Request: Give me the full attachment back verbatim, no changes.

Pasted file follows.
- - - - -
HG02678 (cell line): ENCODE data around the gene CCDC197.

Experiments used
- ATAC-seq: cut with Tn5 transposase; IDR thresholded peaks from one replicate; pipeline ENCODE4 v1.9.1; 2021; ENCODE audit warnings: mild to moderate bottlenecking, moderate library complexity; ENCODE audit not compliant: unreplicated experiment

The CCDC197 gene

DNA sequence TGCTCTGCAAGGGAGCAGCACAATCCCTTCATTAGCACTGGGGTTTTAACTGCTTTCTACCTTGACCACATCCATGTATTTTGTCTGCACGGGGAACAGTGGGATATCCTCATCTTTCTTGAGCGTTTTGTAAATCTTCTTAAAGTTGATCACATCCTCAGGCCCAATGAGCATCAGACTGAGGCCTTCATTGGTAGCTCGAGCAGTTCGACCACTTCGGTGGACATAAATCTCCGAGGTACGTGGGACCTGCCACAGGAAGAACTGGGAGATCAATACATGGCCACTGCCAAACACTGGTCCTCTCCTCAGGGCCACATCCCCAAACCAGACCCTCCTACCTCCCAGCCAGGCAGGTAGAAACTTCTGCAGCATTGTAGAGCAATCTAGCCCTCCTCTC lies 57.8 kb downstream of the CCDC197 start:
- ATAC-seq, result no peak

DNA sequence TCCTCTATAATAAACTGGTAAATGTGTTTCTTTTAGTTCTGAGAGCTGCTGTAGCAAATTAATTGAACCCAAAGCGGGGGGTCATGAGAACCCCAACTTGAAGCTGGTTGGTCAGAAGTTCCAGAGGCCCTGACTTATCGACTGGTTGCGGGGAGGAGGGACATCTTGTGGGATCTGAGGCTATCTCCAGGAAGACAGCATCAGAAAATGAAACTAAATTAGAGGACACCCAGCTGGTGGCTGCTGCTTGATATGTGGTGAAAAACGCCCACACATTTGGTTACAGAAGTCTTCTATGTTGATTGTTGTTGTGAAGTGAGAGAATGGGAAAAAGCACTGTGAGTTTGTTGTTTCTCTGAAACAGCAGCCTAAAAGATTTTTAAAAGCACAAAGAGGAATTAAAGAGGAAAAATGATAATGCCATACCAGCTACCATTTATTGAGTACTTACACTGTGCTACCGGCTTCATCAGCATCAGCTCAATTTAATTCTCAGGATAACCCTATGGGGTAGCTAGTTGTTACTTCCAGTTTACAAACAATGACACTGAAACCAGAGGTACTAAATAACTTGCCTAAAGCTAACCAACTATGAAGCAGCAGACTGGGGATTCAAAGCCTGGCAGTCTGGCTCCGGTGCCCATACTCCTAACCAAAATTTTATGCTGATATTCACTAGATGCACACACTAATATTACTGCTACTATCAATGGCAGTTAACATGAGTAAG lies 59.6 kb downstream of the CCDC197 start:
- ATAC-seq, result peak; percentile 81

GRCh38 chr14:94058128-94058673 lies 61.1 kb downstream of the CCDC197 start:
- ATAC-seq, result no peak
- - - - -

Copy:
HG02678 (cell line): ENCODE data around the gene CCDC197.

Experiments used
- ATAC-seq: cut with Tn5 transposase; IDR thresholded peaks from one replicate; pipeline ENCODE4 v1.9.1; 2021; ENCODE audit warnings: mild to moderate bottlenecking, moderate library complexity; ENCODE audit not compliant: unreplicated experiment

The CCDC197 gene

DNA sequence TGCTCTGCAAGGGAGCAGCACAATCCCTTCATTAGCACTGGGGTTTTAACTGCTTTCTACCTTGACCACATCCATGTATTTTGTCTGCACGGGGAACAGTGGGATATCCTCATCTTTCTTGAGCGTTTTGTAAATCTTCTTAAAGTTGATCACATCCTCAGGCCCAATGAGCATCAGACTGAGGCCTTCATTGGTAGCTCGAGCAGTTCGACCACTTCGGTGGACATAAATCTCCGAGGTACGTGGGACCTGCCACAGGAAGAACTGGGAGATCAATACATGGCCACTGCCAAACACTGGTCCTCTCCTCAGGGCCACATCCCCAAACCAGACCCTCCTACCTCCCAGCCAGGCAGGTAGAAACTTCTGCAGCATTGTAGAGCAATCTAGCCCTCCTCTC lies 57.8 kb downstream of the CCDC197 start:
- ATAC-seq, result no peak

DNA sequence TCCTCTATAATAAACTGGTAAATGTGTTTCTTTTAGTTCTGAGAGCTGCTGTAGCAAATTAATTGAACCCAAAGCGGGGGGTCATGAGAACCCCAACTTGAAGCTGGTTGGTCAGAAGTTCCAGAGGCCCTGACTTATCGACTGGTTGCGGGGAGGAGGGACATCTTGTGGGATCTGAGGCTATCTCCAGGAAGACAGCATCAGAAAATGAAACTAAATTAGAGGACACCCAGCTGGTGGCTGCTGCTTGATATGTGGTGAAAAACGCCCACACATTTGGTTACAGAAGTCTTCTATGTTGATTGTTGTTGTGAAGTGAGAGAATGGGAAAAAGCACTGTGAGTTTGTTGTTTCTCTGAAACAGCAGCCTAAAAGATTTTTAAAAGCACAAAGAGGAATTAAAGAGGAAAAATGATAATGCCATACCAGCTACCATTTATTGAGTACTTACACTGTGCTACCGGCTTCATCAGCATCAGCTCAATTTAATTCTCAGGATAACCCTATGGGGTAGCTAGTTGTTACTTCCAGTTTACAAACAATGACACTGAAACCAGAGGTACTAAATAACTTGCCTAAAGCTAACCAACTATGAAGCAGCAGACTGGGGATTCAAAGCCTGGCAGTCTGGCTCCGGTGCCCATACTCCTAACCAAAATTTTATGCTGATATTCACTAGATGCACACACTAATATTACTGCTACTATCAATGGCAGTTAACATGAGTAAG lies 59.6 kb downstream of the CCDC197 start:
- ATAC-seq, result peak; percentile 81

GRCh38 chr14:94058128-94058673 lies 61.1 kb downstream of the CCDC197 start:
- ATAC-seq, result no peak